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Thread: Fresh dry plates in a variety of sizes

  1. #51
    Nodda Duma's Avatar
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    Fresh 4" x 5" dry plates

    Exactly, Corran, which is why I specified EV(100), the standard measurement and what my meter reports. My spreadsheet converts to EV(0.5) or EV(0.25), and gives the correct exposures for those values.


    Can't wait to hear the reports!
    Newly made large format dry plates available! Look:
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  2. #52
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    Re: Fresh 4" x 5" dry plates

    I am glad to see examples and explanations. ISO 2 isn't that bad...better than the Efke IR film with a filter on anyway! I might have to take a lunch break while shooting one of the plates in some of the dark woods I find myself in though .

    What kind of reciprocity issues do plates like this generally have?
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  3. #53
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    Fresh 4" x 5" dry plates

    Good question re: reciprocity. I've asked that question myself and on my to-do list is to figure out how to test reciprocity.

    In the meantime, from having used them, exposures up to ~45 or more are fine...of course that takes advantage of the forgiving nature of B&W. Beyond that they tend to start looking really thin and I usually swag it with 50% extra exposure time. So I want to characterize reciprocity.
    Newly made large format dry plates available! Look:
    https://www.etsy.com/shop/Pictoriographica
    .. because my wife is happy when I can cover my photography expenses!

  4. #54
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    Re: Fresh 4" x 5" dry plates

    Not bad! 45s at ISO 2 is about the same as 1 second on my normal films - so that gives me some idea of whether or not reciprocity will be a problem in different situations.
    Bryan | Blog | YouTube | Instagram
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  5. #55
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    Re: Fresh 4" x 5" dry plates

    I just got the last one - really looking forward to trying this out. I have been considering attempting wet plate, and probably will at some future point, but this looks interesting.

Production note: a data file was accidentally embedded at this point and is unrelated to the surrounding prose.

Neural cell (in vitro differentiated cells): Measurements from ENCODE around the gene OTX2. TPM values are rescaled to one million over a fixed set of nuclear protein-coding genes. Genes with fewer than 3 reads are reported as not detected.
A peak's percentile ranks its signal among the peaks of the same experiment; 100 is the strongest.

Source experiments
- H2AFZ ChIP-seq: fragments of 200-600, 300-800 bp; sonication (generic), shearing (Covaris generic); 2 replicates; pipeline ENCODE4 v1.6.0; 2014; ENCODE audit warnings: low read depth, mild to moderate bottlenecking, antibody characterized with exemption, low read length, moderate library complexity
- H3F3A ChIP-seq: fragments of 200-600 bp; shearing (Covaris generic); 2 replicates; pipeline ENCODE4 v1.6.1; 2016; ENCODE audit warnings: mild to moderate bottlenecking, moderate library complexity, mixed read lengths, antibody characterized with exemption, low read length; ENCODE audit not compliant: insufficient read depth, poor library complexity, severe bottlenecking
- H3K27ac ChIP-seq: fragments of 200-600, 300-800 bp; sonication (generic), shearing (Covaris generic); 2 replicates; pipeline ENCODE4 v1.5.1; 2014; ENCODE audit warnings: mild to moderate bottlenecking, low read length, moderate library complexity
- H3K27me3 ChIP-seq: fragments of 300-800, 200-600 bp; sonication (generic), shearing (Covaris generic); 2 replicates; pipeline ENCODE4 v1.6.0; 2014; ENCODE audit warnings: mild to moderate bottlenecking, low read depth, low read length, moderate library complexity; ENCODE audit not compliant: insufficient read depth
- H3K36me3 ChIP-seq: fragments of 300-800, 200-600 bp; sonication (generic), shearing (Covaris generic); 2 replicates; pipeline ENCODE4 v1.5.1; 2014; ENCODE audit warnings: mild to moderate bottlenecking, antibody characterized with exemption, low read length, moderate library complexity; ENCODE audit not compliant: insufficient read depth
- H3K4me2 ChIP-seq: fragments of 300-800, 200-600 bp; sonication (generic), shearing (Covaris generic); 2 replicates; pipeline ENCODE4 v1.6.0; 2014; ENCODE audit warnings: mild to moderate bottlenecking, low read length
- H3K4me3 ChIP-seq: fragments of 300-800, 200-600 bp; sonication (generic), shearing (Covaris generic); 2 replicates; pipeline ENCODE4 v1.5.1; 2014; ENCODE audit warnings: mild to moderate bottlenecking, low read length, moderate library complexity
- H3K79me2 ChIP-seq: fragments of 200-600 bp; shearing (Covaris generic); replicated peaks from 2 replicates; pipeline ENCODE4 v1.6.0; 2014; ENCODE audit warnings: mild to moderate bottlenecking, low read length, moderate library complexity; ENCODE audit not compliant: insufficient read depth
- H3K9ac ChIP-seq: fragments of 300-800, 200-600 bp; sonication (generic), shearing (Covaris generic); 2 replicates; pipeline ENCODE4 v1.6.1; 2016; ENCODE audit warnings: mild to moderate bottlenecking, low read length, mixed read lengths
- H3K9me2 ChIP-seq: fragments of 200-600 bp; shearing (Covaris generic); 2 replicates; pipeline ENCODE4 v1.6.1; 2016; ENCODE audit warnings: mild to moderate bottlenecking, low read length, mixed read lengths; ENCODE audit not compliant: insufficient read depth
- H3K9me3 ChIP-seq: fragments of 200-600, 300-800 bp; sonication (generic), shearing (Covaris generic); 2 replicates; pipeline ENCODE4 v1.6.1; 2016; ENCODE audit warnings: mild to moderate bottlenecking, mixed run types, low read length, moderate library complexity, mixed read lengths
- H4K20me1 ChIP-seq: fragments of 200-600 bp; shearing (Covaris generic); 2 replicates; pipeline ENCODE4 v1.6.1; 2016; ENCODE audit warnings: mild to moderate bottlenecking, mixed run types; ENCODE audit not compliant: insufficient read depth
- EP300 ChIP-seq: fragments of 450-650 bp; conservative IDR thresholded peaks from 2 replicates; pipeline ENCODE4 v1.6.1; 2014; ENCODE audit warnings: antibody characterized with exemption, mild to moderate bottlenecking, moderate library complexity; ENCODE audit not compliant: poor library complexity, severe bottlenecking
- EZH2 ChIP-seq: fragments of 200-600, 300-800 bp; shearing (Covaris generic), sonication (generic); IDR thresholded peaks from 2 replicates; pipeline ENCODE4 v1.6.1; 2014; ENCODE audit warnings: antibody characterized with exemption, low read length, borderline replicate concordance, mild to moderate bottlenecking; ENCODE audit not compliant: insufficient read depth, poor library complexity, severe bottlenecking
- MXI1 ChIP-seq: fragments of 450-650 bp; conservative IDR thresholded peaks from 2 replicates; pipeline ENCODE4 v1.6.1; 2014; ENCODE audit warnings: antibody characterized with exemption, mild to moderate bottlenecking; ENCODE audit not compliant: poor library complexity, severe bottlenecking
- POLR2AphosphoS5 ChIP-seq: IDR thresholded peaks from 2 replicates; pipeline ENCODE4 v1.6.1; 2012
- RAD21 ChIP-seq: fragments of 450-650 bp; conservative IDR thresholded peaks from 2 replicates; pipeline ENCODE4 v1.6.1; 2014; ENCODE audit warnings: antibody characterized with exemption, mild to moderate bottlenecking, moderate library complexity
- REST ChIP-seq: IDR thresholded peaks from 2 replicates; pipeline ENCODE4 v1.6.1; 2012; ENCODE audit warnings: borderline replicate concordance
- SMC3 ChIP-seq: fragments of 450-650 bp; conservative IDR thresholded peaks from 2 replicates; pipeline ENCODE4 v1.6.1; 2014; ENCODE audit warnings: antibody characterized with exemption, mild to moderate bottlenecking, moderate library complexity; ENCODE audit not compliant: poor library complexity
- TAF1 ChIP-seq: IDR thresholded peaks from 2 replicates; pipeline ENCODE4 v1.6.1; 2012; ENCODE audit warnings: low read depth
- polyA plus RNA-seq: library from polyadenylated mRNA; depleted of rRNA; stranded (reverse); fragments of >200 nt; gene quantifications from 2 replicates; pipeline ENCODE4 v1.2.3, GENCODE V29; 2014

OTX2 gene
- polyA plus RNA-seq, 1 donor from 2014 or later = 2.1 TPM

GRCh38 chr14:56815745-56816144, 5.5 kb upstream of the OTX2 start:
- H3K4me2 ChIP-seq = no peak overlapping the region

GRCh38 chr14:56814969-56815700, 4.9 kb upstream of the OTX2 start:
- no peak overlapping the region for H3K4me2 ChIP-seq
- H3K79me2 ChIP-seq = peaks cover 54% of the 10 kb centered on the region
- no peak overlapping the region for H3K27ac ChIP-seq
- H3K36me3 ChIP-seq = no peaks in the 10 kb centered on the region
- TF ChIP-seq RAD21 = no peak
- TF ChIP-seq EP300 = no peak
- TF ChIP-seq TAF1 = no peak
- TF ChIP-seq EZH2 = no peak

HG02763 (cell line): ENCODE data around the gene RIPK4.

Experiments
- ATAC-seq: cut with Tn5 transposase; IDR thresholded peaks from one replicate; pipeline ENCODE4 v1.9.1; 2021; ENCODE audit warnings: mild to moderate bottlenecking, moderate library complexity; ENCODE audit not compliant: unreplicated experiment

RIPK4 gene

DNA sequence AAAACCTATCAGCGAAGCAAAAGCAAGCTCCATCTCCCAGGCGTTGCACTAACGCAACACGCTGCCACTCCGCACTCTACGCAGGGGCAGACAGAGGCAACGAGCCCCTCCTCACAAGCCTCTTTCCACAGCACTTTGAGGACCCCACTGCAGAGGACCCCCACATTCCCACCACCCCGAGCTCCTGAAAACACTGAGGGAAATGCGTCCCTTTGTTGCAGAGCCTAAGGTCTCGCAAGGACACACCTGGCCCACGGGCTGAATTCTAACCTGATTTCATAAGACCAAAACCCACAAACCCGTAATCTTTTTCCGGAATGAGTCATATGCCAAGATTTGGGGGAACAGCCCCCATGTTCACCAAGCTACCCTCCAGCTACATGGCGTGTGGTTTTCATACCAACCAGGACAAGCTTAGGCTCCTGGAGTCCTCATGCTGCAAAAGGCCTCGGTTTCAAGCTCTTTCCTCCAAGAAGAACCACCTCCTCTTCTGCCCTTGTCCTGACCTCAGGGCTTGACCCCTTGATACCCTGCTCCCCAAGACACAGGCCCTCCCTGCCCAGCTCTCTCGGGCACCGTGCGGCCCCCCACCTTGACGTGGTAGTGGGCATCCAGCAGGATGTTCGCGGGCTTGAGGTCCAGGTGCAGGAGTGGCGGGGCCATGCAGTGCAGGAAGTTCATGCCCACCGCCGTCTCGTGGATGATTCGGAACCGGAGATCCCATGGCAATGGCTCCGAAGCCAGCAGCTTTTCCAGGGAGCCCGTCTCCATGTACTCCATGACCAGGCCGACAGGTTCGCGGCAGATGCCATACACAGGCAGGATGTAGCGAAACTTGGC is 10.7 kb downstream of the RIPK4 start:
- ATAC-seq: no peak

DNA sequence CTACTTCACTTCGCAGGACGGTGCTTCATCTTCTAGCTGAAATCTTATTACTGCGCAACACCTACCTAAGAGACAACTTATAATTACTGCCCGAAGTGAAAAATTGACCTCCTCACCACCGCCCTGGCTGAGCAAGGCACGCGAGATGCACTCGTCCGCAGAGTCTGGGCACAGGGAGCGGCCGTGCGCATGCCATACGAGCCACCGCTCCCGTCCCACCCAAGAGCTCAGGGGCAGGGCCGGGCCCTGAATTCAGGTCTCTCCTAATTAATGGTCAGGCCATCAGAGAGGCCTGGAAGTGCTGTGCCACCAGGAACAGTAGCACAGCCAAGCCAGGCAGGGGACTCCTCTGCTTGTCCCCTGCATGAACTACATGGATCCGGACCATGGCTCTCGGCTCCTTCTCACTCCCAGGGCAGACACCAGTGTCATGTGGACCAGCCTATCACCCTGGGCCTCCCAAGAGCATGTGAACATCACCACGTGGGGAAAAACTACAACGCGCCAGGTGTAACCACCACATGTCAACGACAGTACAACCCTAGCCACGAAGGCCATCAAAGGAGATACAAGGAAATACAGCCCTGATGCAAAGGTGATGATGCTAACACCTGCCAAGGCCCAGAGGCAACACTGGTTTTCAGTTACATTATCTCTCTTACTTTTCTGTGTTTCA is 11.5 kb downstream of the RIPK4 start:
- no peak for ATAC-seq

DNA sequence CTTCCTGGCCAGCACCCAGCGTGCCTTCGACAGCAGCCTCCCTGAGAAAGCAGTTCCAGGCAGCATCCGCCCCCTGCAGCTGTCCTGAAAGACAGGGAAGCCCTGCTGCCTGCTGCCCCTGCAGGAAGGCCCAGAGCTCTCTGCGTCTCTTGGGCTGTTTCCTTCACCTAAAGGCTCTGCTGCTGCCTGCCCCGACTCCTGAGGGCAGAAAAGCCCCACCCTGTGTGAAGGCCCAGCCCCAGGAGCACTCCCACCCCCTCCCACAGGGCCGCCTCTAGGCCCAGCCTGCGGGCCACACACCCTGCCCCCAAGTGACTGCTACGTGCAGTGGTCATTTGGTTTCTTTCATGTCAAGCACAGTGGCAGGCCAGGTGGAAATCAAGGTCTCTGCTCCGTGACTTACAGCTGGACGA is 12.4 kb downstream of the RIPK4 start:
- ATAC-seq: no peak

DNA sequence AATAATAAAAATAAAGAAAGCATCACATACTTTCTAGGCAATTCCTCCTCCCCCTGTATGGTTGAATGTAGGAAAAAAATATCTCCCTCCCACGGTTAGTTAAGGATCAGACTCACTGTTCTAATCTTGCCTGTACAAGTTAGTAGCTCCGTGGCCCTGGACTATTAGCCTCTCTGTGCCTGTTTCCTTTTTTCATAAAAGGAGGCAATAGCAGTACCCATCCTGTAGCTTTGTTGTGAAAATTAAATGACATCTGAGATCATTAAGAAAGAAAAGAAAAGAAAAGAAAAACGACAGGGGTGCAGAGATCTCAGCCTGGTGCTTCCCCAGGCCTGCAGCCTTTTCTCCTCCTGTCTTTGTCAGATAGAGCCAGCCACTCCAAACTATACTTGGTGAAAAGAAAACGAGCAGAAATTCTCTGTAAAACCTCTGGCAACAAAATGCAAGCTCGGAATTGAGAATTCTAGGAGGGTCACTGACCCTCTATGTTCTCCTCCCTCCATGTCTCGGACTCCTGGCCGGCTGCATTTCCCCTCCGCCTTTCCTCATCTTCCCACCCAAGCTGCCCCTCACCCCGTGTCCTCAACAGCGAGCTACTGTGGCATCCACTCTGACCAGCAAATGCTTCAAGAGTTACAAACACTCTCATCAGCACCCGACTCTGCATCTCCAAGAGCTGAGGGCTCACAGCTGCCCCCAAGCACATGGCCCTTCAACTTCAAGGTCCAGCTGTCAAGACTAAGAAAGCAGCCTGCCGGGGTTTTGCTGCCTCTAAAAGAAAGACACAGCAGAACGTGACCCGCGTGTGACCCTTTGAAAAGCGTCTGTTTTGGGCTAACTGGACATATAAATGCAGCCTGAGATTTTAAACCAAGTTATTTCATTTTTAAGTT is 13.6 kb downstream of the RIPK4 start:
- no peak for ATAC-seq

One quick question - I am wondering - if exposed and developed "properly" - if one might be able to achieve the "look" of ambrotype with dry plates...?
    https://dl.dropboxusercontent.com/u/52893762/bigger4b.jpg

  6. #56
    Nodda Duma's Avatar
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    Re: Fresh 4" x 5" dry plates

    Thanks for the support, Randy. That is, literally, the last box. I have no more 4x5 boxes to pack plates in. However, I've just about finalized an order for new boxes which should ship to me in about 3 weeks. Until then, I have to figure out an alternative way to pack them.

    I must admit I panicked because that box was in a different stack in my fridge and I couldn't find it at first. But you are good to go. I just packed it up and will drop it off at the post office tomorrow.




    Another update. I used the last of the current batch of emulsion (batch 004) coating a few Whole-Plates, Quarter-Plates, and 5x7's. They are gorgeous. I think I figured out a way to pack them up at least for now just so I can get them into the hands of folks to try out, and just need to set up the listing in Etsy. The whole plates are cut to exactly 6.5 x 8.5, 5x7's the same, quarter plates are 3 1/4 x 4 1/4. I also coated some "sixth-plate" sized 2 1/2 x 3 1/2, 35mm frame size (which I'm playing with in my Nikon), and some "ninth plate" (2 x 2 1/2) size. I made the small ones because I got a new glass cutter and was playing around with it <grin>.

    In addition, I revamped my subbing layer because I wanted to improve the frilling. It's not bad now, but I'm always trying to improve and this is one of the things on my list.

    Here's what I have available in non-4x5 sizes that I'll put up on Etsy later. I'm offering in packs of 5 this time just so I can divvy them out to more folks. If they become a regular offering, I'd be interested in hearing your suggestions on how many to sell per box:

    2 packs of 5-count Whole-Plates
    1 pack of 5-count Quarter-Plates
    2 packs of 5-count 5x7